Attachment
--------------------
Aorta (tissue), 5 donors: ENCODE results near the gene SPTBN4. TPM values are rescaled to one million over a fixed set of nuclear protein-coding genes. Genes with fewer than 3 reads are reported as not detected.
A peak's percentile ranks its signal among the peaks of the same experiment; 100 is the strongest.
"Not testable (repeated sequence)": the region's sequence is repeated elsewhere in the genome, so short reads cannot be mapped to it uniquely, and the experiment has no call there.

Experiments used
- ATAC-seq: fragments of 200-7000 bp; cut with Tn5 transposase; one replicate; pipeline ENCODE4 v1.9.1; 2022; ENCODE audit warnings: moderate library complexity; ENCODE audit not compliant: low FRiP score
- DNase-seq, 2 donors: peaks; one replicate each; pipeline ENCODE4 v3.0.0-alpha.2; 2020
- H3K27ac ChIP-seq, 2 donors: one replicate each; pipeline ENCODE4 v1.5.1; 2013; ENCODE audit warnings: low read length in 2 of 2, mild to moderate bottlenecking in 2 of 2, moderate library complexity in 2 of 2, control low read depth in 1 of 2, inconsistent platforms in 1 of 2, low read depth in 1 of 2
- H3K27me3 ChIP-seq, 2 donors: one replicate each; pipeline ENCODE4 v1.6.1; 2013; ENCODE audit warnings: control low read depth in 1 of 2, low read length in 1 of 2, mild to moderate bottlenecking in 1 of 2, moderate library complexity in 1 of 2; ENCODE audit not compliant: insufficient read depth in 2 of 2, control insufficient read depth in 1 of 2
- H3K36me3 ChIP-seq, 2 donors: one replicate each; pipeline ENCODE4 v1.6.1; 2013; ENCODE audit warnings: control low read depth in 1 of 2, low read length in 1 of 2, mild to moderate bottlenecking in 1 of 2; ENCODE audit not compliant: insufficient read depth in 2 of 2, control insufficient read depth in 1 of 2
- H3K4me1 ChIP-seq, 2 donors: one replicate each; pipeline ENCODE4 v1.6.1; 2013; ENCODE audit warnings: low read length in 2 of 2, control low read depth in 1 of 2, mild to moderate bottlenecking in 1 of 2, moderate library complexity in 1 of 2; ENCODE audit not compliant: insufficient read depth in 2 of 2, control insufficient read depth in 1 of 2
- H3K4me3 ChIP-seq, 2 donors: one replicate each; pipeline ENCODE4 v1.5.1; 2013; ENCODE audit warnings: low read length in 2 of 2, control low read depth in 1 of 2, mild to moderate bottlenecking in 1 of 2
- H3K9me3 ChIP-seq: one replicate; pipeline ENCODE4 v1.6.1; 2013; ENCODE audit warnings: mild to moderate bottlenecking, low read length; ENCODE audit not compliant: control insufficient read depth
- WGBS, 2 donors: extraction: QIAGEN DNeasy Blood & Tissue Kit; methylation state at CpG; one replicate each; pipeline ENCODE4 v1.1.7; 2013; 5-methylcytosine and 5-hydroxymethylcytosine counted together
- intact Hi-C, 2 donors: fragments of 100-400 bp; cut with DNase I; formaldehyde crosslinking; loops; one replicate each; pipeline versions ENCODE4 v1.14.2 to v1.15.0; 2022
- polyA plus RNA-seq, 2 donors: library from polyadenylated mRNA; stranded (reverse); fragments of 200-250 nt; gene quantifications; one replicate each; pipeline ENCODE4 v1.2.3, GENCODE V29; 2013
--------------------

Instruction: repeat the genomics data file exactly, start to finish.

Aorta (tissue), 5 donors: ENCODE results near the gene SPTBN4. TPM values are rescaled to one million over a fixed set of nuclear protein-coding genes. Genes with fewer than 3 reads are reported as not detected.
A peak's percentile ranks its signal among the peaks of the same experiment; 100 is the strongest.
"Not testable (repeated sequence)": the region's sequence is repeated elsewhere in the genome, so short reads cannot be mapped to it uniquely, and the experiment has no call there.

Experiments used
- ATAC-seq: fragments of 200-7000 bp; cut with Tn5 transposase; one replicate; pipeline ENCODE4 v1.9.1; 2022; ENCODE audit warnings: moderate library complexity; ENCODE audit not compliant: low FRiP score
- DNase-seq, 2 donors: peaks; one replicate each; pipeline ENCODE4 v3.0.0-alpha.2; 2020
- H3K27ac ChIP-seq, 2 donors: one replicate each; pipeline ENCODE4 v1.5.1; 2013; ENCODE audit warnings: low read length in 2 of 2, mild to moderate bottlenecking in 2 of 2, moderate library complexity in 2 of 2, control low read depth in 1 of 2, inconsistent platforms in 1 of 2, low read depth in 1 of 2
- H3K27me3 ChIP-seq, 2 donors: one replicate each; pipeline ENCODE4 v1.6.1; 2013; ENCODE audit warnings: control low read depth in 1 of 2, low read length in 1 of 2, mild to moderate bottlenecking in 1 of 2, moderate library complexity in 1 of 2; ENCODE audit not compliant: insufficient read depth in 2 of 2, control insufficient read depth in 1 of 2
- H3K36me3 ChIP-seq, 2 donors: one replicate each; pipeline ENCODE4 v1.6.1; 2013; ENCODE audit warnings: control low read depth in 1 of 2, low read length in 1 of 2, mild to moderate bottlenecking in 1 of 2; ENCODE audit not compliant: insufficient read depth in 2 of 2, control insufficient read depth in 1 of 2
- H3K4me1 ChIP-seq, 2 donors: one replicate each; pipeline ENCODE4 v1.6.1; 2013; ENCODE audit warnings: low read length in 2 of 2, control low read depth in 1 of 2, mild to moderate bottlenecking in 1 of 2, moderate library complexity in 1 of 2; ENCODE audit not compliant: insufficient read depth in 2 of 2, control insufficient read depth in 1 of 2
- H3K4me3 ChIP-seq, 2 donors: one replicate each; pipeline ENCODE4 v1.5.1; 2013; ENCODE audit warnings: low read length in 2 of 2, control low read depth in 1 of 2, mild to moderate bottlenecking in 1 of 2
- H3K9me3 ChIP-seq: one replicate; pipeline ENCODE4 v1.6.1; 2013; ENCODE audit warnings: mild to moderate bottlenecking, low read length; ENCODE audit not compliant: control insufficient read depth
- WGBS, 2 donors: extraction: QIAGEN DNeasy Blood & Tissue Kit; methylation state at CpG; one replicate each; pipeline ENCODE4 v1.1.7; 2013; 5-methylcytosine and 5-hydroxymethylcytosine counted together
- intact Hi-C, 2 donors: fragments of 100-400 bp; cut with DNase I; formaldehyde crosslinking; loops; one replicate each; pipeline versions ENCODE4 v1.14.2 to v1.15.0; 2022
- polyA plus RNA-seq, 2 donors: library from polyadenylated mRNA; stranded (reverse); fragments of 200-250 nt; gene quantifications; one replicate each; pipeline ENCODE4 v1.2.3, GENCODE V29; 2013